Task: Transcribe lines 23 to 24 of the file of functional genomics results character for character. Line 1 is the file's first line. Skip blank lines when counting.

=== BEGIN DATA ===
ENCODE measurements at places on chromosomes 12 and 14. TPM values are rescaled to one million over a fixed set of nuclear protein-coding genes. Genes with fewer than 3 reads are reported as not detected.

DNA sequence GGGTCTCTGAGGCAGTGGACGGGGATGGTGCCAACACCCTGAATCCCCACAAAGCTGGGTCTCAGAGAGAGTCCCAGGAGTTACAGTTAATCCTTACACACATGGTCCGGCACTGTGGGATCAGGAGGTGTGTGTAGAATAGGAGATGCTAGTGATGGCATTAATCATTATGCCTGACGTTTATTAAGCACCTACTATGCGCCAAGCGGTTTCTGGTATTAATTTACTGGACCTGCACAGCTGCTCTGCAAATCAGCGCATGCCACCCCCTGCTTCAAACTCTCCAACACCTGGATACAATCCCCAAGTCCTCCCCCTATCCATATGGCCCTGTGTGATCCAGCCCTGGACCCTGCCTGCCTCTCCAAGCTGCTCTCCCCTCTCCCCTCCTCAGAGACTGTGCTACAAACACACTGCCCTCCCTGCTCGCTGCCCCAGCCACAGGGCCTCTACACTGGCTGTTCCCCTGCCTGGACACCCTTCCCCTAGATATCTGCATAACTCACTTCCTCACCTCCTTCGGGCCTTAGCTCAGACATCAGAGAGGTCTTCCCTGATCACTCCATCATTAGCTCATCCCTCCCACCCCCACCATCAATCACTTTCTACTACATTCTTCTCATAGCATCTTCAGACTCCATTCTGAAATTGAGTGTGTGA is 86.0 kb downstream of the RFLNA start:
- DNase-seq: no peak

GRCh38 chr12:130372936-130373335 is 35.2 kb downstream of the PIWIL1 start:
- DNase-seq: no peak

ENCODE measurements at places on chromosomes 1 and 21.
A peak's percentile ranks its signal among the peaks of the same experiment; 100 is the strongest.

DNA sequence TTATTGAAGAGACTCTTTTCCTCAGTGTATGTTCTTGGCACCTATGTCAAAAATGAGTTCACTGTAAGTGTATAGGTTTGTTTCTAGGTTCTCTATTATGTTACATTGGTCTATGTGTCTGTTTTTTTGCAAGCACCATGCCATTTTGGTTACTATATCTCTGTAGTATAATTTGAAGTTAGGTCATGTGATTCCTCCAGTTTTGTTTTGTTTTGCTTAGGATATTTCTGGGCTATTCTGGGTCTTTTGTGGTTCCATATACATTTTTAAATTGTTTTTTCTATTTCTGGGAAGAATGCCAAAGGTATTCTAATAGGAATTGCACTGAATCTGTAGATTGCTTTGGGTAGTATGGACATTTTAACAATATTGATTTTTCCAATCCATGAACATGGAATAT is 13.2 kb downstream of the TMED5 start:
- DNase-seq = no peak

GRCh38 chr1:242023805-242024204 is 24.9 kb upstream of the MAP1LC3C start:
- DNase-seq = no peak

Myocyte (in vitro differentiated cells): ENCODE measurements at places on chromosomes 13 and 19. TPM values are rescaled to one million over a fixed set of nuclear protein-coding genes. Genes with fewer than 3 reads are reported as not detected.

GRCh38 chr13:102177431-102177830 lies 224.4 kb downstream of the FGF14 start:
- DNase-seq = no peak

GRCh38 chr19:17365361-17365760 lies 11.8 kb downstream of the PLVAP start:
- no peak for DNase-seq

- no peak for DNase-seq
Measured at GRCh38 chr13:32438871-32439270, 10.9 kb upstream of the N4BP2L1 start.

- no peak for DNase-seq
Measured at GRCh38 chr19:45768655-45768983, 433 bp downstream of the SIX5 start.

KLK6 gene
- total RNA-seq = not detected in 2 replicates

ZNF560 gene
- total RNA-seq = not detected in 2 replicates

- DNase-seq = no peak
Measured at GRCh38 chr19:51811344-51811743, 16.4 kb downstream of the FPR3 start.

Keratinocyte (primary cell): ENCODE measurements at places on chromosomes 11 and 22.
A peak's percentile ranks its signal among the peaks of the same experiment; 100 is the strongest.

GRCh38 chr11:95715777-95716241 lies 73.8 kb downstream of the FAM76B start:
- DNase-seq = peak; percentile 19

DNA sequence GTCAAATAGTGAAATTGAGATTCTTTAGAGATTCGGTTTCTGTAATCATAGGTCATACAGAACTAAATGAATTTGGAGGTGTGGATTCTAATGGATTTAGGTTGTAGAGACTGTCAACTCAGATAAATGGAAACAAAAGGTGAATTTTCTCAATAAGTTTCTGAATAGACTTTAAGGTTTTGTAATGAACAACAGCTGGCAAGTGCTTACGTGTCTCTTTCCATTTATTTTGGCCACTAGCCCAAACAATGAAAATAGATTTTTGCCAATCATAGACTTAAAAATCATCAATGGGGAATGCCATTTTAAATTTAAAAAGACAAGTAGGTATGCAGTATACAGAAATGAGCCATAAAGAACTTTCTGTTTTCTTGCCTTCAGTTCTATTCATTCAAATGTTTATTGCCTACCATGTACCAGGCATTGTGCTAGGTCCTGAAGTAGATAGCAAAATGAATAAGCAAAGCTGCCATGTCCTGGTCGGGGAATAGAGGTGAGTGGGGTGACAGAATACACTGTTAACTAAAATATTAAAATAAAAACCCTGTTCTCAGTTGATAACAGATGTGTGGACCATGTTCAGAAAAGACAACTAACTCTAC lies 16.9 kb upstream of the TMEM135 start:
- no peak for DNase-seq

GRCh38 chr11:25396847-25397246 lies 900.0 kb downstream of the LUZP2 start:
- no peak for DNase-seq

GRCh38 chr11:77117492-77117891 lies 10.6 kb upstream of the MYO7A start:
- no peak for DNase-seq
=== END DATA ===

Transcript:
ZNF560 gene
- total RNA-seq = not detected in 2 replicates